A Slow Korean Dance

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AGREEMENT on a plan to co-develop a resort in the scenic Mount Kumgang area of North Korea suggests that South Korea's passion for reunification may be getting somewhere. But the goal remains distant. The north, under the rigid communist rule of Kim Il Sung, has hemmed and hawed in recent months as South Korea put forward various proposals aimed at expanding contacts between the old antagonists.

A half-year of talks on staging a joint parliamentary meeting has yet to realize results, despite initial optimism in the south. South Korean leader Roh Tae Woo is hopeful of contact between the Koreas' prime ministers in the near future, but those hopes could founder on the north's customary objections to South Korean-United States military exercises.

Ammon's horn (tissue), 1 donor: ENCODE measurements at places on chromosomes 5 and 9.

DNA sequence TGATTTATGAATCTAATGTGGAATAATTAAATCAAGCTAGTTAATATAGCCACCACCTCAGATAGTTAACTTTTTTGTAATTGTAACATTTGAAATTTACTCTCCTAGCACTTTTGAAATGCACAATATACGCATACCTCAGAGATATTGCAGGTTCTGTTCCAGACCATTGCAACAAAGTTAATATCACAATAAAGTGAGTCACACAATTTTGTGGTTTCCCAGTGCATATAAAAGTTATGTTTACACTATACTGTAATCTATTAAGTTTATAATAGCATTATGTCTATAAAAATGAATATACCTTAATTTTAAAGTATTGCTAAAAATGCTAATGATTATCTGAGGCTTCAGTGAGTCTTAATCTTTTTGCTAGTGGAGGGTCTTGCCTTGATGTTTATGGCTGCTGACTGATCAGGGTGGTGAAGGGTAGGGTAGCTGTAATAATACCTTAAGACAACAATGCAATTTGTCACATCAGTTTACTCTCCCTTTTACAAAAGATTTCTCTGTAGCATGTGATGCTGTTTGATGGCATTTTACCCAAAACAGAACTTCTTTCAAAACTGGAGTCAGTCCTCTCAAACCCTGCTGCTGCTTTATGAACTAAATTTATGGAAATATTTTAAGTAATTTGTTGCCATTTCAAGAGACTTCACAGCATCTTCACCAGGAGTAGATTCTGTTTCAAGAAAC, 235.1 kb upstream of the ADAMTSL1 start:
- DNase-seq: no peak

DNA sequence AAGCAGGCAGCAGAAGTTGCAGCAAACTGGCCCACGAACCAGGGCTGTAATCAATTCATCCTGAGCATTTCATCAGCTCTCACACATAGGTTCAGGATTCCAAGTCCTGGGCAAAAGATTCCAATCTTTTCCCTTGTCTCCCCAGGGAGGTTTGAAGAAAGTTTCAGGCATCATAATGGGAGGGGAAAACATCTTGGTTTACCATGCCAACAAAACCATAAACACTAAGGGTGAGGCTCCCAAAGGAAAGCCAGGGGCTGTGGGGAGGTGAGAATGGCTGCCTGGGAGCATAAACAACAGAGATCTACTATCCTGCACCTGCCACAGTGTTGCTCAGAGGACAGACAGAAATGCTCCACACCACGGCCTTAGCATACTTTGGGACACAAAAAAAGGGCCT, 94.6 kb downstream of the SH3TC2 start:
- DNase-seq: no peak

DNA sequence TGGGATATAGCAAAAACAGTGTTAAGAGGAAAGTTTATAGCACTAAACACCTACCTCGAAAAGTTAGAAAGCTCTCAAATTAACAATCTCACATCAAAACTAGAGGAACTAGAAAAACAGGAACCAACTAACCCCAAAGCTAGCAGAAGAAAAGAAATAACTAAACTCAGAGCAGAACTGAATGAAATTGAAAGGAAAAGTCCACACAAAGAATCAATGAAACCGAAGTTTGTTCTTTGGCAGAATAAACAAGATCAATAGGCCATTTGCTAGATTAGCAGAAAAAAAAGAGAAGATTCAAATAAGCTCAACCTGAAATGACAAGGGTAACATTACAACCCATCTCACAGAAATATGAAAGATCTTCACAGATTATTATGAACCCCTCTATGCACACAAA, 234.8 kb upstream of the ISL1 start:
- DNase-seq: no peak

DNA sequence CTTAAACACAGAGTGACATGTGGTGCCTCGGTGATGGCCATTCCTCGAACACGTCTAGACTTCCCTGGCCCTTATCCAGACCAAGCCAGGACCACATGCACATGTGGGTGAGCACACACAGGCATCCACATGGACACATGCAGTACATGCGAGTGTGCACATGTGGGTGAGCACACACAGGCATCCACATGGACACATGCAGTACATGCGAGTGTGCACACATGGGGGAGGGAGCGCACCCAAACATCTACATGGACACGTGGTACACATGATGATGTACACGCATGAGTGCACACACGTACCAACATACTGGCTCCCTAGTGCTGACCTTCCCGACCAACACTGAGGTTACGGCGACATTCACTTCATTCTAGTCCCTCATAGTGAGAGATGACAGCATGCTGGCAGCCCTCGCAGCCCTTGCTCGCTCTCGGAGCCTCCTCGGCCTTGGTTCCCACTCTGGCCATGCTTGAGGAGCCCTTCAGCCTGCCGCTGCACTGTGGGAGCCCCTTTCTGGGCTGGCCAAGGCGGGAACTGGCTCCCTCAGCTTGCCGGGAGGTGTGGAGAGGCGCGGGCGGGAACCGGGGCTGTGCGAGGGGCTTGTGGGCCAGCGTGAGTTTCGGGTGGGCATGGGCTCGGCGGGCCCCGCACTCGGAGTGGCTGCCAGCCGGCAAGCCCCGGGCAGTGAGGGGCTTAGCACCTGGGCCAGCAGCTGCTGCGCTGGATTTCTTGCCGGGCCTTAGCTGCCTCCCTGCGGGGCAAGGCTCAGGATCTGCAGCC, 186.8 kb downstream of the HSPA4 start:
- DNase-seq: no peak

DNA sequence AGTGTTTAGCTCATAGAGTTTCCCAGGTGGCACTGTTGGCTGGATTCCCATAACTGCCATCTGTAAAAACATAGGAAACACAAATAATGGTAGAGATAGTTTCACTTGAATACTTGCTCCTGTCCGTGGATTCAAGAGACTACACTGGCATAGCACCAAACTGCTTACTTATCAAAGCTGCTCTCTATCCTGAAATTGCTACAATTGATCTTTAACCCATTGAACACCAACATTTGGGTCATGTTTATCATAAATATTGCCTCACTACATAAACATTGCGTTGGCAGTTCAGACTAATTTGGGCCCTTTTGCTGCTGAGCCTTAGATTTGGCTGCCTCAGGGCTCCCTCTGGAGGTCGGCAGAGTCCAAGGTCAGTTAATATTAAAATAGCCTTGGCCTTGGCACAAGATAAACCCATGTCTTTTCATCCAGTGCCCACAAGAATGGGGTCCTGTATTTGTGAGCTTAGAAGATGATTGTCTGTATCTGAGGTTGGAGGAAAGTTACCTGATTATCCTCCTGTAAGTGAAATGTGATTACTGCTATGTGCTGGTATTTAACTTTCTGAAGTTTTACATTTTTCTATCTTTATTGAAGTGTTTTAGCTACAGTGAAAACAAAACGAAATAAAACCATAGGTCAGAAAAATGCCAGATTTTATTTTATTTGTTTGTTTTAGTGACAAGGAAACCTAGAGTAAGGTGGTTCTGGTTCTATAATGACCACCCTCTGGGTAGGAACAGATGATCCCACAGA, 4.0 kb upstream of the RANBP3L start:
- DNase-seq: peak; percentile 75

The South Koreans have done their own kind of two-step - lifting bans on North Korean books, for instance, but still seizing a number of them as ``propaganda.''

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Still, the enthusiasm for continued attempts at bridging four decades of partition appears unquenchable.

One retired government official referred to the reunification urge as springing from ``an almost biological nationalism'' which defies the gulf in politics and economic systems.

Events like the deal between South Korean industrialist Chung Ju Yung, who was born near Mount Kumgang, and Choe Su Gil, president of North Korea's Taesong Bank, fuel hope. They indicate the north may at least be ready to indulge in a little joint capitalist enterprise.

Kim's superpower patrons, China and the Soviet Union, have long since shown their willingness to expand commercial contacts with South Korea.

And the south just formed full diplomatic relations with Hungary, its first such tie to a communist state.

Indisputably, the political tune in Korea is changing.

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